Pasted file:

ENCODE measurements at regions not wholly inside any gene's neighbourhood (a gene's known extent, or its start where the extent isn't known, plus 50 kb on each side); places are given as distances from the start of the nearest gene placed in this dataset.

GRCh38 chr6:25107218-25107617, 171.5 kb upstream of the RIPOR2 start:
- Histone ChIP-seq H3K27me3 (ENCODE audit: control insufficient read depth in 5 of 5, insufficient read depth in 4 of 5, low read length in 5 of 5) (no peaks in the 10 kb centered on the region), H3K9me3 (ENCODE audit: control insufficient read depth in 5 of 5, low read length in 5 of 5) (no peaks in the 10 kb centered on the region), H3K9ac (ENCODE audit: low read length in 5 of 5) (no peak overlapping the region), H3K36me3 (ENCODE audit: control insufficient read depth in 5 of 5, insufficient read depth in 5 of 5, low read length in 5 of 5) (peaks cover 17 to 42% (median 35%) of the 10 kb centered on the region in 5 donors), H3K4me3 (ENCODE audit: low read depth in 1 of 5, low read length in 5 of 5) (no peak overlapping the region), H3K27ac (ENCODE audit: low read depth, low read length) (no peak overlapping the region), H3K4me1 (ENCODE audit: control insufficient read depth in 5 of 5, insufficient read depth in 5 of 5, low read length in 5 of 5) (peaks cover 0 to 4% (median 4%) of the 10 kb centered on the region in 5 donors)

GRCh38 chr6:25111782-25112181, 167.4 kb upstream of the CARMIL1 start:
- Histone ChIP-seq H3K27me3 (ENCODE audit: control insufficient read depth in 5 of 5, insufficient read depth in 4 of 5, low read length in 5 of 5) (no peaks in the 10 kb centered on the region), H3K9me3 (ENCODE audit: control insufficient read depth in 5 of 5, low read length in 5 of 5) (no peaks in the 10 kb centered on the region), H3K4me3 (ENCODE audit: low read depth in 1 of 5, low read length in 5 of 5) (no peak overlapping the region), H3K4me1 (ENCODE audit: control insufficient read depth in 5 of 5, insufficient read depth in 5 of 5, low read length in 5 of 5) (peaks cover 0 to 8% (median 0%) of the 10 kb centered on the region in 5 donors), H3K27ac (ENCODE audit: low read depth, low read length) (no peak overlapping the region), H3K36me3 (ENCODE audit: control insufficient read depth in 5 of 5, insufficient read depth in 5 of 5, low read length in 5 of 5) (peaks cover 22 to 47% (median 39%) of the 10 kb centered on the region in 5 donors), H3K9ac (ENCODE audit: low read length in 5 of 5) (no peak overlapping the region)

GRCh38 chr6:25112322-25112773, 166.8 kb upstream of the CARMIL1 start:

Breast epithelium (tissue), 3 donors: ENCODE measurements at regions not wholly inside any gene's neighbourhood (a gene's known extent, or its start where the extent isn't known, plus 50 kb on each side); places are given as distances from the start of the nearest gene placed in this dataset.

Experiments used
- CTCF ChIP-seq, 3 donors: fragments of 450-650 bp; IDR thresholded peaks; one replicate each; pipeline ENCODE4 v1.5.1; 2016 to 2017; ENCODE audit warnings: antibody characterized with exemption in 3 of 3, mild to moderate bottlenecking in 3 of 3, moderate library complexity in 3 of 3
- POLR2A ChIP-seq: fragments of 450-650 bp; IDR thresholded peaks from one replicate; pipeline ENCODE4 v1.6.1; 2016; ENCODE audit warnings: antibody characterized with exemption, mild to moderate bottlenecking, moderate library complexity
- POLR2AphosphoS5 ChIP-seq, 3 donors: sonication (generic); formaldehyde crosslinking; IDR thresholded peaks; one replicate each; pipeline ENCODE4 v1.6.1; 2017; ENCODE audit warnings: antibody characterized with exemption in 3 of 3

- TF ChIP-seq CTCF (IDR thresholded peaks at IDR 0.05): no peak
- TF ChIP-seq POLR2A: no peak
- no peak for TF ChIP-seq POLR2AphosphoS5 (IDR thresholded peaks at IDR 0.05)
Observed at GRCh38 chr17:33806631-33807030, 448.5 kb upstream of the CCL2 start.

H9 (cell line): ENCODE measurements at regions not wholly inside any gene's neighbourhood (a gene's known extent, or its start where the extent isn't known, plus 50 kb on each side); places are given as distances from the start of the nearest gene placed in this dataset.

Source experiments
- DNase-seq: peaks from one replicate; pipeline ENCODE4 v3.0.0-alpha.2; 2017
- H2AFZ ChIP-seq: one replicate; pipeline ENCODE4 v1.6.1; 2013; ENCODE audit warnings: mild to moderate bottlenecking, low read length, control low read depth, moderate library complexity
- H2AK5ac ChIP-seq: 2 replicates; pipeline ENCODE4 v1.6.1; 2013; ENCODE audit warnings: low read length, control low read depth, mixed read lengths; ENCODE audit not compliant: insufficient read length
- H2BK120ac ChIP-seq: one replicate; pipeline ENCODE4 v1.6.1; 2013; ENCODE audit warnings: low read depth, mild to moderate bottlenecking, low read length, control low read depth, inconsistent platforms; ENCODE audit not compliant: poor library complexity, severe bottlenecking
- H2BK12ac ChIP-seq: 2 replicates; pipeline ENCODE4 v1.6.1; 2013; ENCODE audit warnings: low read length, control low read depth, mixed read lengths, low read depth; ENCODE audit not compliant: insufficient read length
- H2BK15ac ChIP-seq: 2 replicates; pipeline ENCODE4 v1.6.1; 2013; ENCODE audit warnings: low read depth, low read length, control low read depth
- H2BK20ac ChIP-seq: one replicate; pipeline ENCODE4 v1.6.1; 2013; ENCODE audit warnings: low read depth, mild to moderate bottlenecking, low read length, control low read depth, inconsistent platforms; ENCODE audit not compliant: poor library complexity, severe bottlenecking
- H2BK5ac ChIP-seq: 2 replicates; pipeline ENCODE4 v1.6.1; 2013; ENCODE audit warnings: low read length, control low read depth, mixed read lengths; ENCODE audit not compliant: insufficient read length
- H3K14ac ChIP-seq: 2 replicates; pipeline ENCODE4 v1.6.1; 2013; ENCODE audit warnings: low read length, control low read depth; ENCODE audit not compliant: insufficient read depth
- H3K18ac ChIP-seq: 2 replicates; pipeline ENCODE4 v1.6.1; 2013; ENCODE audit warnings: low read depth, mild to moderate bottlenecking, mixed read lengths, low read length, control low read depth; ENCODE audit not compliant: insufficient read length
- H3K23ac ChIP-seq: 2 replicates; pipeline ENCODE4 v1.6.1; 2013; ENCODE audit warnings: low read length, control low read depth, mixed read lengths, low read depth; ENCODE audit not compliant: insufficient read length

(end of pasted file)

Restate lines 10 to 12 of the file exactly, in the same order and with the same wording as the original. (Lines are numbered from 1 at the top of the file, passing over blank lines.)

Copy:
- POLR2A ChIP-seq: fragments of 450-650 bp; IDR thresholded peaks from one replicate; pipeline ENCODE4 v1.6.1; 2016; ENCODE audit warnings: antibody characterized with exemption, mild to moderate bottlenecking, moderate library complexity
- POLR2AphosphoS5 ChIP-seq, 3 donors: sonication (generic); formaldehyde crosslinking; IDR thresholded peaks; one replicate each; pipeline ENCODE4 v1.6.1; 2017; ENCODE audit warnings: antibody characterized with exemption in 3 of 3

- TF ChIP-seq CTCF (IDR thresholded peaks at IDR 0.05): no peak